Friday, February 3, 2012

Cricket Batting Techniques

Cricket is a very unique sport however; it can be confusing to someone who is more familiar with a simpler sport. There are a lot of rules that just plain need to be memorized or rehearsed. There is also many different ways a batsman can choose to hit the cricket ball. This mostly depends on the batsman's style and how the ball is being bowled to the batsman. I would like to explain some of the different strokes a batsman commonly uses.
To start with you have front foot strokes and back foot strokes. A batsman can change this position based on how the ball is thrown and where it is going. Front foot strokes are when the batsman's front foot stretches down the pitch toward the bowler and his weight is on the front foot. A back foot stroke is when the batsman's back foot is pushed back toward the wicket and his weight on his back foot. There are many shots or strokes that a batsman can use within these two categories and I am going to discuss front foot strokes below.
The front foot defensive is a stroke that is played by moving the front foot toward the pitch, keeping the back foot still. The cricket bat is brought down in a vertical line in a blocking motion. The purpose of this stroke is mostly to defend the wicket from being taken.
The front foot Drive, or the drive, is a stroke where the footwork is similar to the front foot defensive but the intention is to drive the ball. So the swing is a vertical arc motion with the bat angled downwards. This stroke is designed to defend the wicket and score runs both. There are a few different types of drives strokes to mention. On Drive hits the ball in the direction of the fielding position mid on. Off drive does the same but to the fielding position of, yes you guessed it, mid off. The cover drive is hit in the direction of the cover and the square to the direction of the wicket. A lofted drive does exactly as it sounds, lofts into the air, by angling the bat upward.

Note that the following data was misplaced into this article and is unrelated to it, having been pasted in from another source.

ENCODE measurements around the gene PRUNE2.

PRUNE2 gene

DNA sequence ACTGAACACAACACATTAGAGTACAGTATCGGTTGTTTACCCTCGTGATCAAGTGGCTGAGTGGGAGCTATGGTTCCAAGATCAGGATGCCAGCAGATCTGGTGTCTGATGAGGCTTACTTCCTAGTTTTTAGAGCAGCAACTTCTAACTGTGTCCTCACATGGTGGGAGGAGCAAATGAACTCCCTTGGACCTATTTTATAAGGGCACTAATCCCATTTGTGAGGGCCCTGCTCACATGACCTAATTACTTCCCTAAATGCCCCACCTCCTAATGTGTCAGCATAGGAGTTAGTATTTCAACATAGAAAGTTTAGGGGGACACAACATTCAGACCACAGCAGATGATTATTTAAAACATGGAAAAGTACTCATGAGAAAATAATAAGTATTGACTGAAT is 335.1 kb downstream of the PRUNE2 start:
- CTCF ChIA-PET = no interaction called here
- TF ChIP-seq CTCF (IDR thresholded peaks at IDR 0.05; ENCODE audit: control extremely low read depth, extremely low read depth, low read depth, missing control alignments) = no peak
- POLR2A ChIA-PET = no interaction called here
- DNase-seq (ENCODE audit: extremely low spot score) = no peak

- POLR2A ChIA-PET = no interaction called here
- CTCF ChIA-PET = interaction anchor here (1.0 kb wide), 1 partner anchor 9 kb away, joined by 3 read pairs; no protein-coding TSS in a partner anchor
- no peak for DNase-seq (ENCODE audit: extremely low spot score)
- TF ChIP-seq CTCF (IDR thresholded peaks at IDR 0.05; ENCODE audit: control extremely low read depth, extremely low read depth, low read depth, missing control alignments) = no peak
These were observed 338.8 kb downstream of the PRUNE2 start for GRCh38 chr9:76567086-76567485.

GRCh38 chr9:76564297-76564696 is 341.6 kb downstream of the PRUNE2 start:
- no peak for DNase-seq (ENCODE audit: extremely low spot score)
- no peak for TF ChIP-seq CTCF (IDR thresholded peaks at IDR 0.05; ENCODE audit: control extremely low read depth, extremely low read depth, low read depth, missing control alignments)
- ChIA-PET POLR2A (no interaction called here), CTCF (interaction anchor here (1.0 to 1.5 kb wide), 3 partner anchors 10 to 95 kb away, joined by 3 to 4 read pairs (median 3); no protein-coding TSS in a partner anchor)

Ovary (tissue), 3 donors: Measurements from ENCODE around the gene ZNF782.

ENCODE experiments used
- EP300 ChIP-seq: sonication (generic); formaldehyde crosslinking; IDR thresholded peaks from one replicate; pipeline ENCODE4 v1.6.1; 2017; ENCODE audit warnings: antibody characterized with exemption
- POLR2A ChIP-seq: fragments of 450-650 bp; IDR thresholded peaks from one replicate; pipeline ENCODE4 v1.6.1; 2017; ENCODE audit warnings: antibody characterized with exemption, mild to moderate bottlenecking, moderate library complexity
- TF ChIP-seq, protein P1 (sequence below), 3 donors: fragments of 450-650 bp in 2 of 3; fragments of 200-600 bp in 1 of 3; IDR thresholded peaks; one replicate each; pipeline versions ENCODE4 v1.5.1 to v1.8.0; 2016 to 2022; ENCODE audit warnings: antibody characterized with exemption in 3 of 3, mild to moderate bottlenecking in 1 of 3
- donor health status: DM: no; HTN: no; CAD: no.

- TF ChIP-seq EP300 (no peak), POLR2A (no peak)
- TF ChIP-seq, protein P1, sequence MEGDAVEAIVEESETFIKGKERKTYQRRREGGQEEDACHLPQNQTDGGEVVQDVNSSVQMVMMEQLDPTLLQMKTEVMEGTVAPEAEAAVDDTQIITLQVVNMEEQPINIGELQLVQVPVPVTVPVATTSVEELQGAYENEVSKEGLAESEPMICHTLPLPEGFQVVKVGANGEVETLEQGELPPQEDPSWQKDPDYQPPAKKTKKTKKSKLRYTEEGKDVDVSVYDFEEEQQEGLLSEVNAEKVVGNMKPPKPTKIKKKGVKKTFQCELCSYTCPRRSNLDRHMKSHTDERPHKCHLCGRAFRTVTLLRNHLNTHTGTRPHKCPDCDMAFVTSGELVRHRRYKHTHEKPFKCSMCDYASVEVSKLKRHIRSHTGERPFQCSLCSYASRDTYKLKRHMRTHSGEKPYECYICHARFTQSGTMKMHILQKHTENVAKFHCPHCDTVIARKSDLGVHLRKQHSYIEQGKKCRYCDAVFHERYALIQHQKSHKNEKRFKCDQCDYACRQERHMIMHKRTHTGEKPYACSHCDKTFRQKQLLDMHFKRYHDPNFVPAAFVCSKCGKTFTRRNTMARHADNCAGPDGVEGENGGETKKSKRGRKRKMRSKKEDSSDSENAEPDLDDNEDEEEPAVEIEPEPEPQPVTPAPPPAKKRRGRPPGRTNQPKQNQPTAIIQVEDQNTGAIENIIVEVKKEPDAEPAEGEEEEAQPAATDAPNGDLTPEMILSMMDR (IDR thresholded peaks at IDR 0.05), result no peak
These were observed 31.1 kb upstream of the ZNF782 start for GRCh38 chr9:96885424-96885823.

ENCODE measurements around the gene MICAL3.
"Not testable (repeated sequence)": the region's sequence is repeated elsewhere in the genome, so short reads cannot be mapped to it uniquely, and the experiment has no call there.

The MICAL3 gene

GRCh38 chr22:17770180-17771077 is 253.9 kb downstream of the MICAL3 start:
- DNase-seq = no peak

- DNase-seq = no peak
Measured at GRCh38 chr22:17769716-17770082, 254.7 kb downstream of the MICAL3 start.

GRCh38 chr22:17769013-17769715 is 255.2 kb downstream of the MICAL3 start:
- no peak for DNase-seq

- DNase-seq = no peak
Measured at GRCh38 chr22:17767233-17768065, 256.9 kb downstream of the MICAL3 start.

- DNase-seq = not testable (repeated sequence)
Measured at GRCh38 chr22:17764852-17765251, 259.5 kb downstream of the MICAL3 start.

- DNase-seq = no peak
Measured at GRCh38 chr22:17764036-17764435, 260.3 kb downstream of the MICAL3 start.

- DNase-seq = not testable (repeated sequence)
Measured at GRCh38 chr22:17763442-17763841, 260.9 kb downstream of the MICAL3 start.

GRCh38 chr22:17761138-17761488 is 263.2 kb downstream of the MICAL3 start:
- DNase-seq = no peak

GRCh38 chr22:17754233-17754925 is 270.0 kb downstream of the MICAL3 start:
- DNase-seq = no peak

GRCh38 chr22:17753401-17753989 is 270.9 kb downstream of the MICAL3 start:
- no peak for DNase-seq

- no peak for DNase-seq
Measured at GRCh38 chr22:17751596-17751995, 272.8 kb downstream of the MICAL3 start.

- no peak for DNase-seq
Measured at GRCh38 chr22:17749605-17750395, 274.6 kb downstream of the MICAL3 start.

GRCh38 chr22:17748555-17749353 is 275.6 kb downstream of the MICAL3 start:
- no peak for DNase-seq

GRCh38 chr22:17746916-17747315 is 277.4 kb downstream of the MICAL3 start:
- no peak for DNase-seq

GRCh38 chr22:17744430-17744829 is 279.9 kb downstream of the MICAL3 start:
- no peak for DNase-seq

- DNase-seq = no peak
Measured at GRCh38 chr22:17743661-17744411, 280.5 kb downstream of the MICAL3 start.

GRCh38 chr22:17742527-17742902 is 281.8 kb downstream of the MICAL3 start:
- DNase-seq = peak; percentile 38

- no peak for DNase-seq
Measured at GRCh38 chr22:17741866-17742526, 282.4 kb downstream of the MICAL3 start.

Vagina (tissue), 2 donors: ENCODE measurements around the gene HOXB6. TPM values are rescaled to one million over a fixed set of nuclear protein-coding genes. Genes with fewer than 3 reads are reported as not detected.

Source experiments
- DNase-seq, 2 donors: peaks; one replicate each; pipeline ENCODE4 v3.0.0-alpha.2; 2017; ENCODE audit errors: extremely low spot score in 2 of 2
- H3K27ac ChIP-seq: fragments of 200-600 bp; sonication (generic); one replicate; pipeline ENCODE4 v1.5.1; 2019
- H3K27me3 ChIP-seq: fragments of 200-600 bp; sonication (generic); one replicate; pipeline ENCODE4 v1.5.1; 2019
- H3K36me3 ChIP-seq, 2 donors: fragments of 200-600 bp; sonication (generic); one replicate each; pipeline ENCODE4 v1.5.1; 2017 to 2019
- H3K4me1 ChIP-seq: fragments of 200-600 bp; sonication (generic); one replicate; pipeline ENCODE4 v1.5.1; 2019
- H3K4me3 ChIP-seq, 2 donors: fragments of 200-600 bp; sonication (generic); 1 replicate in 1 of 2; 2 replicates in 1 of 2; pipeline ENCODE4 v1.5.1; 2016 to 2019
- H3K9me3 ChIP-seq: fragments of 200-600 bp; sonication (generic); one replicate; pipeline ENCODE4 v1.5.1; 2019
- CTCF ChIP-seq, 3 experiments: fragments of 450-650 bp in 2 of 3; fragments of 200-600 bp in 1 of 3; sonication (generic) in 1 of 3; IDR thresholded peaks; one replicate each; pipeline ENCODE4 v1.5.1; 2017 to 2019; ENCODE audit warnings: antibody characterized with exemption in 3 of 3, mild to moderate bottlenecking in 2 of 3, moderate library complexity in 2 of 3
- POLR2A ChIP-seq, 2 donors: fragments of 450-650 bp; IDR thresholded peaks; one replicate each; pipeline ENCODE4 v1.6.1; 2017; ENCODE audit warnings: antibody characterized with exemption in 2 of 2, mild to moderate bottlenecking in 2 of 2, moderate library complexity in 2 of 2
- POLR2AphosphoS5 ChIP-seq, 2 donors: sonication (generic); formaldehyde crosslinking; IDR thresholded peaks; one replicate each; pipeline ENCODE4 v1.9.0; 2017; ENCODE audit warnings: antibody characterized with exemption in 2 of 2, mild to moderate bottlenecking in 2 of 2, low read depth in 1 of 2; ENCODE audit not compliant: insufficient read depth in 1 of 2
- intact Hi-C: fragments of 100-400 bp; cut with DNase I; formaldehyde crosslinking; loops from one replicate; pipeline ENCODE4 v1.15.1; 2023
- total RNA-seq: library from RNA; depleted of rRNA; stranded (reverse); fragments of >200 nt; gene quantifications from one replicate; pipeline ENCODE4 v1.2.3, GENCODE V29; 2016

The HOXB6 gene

Lastly, we have the sweep and the reverse sweep. The sweep is when a batsman receives a slow moving pitch and the batsman kneels to reach the ball. The bat is swung horizontally in an arc. A reverse sweep is rare, not often seen but is similar to the above only the bat is turned in reverse. Both of these strokes are used only with slower bowlers.
In conclusion, there are many different techniques for cricket batting. You should try them all to truly understand them. Once you have familiarized yourself more with the game, you will understand which stroke is appropriate at what time.
Lyndea Ward is the author and can provide more information on this and other cricket shopping and caring for tips. Visit today, at we focus on selling top of the line cricket products from premier lines such as; Kookaburra, Gray Nicholls, Gunn and Moore and more. Visit today and receive 10% off your order with coupon code enjoy10.

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1 comment:

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